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Interval functions: comment on conceptual problem
*To*: mathgroup at smc.vnet.net
*Subject*: [mg33723] Interval functions: comment on conceptual problem
*From*: "DIAMOND Mark R." <dot at dot.dot>
*Date*: Wed, 10 Apr 2002 00:49:03 -0400 (EDT)
*Organization*: The University of Western Australia
*Sender*: owner-wri-mathgroup at wolfram.com
There seems to me to be, not so much a bug, as a conceptual error in the
implementation of the Interval functions. For instance, if we define A and B
as
A=Interval[{99,100}];
B=Interval[{100,101}];
and ask if 100 is contained in each of the intervals, the answers are
IntervalMemberQ[A, 100] is True
IntervalMemberQ[B, 100] is True
indicating that, in general, Intervals are closed on both the left and the
right.
But if we ask about intersection, we get
IntervalIntersection[A,B], we get
Interval[]
suggesting that there were no shared points between A and B, and hence that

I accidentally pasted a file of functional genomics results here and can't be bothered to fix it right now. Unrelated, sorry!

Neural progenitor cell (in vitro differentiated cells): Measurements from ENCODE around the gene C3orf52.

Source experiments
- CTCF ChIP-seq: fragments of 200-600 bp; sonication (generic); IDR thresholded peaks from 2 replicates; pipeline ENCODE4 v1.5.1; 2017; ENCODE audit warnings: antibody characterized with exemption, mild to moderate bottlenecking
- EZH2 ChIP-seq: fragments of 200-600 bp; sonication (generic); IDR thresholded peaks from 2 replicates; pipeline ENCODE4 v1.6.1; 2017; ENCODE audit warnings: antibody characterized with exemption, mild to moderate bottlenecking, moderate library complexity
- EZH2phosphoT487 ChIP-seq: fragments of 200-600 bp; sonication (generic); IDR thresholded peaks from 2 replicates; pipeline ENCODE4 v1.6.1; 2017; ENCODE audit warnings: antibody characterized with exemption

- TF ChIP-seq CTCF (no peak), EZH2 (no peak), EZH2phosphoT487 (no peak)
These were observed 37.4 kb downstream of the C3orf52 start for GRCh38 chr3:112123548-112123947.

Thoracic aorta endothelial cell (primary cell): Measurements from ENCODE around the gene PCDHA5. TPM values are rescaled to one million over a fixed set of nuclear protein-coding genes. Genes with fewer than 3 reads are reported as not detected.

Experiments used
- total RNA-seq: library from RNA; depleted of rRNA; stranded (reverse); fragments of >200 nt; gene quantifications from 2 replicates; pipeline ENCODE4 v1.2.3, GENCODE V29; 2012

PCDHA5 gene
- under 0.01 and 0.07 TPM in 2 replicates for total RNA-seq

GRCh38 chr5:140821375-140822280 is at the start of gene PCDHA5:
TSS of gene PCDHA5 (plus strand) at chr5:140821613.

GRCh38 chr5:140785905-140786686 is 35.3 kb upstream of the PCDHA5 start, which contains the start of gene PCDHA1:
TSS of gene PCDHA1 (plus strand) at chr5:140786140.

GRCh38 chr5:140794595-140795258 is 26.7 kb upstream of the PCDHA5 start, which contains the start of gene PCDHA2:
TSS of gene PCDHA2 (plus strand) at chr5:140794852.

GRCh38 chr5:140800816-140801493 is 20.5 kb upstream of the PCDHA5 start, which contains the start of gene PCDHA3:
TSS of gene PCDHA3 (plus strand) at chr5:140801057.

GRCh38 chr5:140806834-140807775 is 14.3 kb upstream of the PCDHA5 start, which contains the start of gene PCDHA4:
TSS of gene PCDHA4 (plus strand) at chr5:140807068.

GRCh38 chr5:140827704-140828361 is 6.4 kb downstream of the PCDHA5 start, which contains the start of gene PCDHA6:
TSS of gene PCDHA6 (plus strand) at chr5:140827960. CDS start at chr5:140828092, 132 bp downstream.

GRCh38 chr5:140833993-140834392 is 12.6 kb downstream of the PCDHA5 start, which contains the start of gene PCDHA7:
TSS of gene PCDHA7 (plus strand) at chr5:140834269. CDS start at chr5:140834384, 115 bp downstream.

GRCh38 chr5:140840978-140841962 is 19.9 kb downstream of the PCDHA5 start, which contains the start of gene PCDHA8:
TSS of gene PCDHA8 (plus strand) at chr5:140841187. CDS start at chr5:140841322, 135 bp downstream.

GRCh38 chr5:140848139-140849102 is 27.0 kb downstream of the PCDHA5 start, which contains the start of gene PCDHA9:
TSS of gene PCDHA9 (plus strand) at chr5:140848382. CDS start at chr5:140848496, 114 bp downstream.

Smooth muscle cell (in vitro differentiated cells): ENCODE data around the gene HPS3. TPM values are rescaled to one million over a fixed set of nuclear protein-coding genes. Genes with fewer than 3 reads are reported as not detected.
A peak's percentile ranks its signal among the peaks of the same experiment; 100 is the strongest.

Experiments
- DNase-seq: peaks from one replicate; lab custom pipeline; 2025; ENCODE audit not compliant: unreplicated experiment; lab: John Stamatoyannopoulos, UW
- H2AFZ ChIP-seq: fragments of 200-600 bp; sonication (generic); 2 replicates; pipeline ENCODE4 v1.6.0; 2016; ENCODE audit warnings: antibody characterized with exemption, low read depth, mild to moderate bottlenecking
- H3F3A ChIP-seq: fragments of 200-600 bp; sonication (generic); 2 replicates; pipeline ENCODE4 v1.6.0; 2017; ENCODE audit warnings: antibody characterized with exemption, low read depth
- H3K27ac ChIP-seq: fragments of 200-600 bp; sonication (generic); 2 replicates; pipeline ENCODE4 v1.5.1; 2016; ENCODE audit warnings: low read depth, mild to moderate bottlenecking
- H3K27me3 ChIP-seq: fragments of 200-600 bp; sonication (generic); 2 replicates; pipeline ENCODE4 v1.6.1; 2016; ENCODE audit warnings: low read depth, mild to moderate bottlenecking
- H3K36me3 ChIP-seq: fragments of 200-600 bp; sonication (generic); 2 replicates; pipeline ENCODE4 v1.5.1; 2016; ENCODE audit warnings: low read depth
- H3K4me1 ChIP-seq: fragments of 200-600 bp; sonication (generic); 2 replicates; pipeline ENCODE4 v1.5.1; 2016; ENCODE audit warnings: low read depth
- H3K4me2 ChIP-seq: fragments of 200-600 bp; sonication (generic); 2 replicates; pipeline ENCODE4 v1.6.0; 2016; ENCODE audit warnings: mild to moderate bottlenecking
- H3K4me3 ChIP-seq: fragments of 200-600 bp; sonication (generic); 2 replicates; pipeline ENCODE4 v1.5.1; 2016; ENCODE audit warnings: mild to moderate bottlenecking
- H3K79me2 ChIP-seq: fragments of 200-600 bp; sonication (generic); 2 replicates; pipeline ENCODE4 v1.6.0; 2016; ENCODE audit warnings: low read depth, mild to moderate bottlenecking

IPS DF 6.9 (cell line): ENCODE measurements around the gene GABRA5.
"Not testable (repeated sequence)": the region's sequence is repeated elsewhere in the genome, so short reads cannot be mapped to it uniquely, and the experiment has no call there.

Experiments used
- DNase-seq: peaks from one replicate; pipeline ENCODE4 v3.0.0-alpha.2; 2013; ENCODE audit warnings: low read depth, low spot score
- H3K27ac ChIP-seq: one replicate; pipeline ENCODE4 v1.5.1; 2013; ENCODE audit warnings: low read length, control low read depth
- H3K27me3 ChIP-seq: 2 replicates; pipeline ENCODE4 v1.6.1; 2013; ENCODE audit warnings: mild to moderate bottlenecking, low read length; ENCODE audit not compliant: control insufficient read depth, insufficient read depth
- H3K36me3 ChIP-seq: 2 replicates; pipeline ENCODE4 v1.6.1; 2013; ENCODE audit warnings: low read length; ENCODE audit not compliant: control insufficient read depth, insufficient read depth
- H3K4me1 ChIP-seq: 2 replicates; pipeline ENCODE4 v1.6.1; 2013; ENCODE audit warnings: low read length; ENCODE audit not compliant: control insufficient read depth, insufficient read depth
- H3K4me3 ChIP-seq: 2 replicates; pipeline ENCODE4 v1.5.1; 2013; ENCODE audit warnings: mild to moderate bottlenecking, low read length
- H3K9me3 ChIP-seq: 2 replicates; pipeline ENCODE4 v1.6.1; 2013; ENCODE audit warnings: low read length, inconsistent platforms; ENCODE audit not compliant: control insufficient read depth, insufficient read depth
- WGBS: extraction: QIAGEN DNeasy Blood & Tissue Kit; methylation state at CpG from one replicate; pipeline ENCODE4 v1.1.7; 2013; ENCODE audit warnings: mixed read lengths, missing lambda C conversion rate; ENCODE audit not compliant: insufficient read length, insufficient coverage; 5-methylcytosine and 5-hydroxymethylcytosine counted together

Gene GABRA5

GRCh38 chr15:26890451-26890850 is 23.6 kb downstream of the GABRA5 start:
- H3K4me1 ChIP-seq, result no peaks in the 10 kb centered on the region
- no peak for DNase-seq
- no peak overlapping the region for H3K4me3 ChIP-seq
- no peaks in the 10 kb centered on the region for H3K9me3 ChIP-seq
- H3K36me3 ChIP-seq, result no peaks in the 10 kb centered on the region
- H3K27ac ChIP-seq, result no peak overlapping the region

the intervals are open on left and right ... in contradiction of the
previous result.
Now I realize that a purist might argue that the answer Interval[] simple
indicates that there was not shared "Interval" rather than shared
single-point, but it seems to me to lead to an inconsistent set of functions
and definitions.
Better, I think, would be for
IntervalIntersection[A,B] to return
Interval[{100,100}]
No example appears in the documentation of an interval with equal left and
right end-points, but it operates just fine with the other functions, and
makes for consistentency in that
Interval[{x,y}] can now be considered to be a closed interval.
It might also be desirable to have a way of indicating open intervals,
either at one or both ends.
Cheers,
Mark
--
Mark R. Diamond
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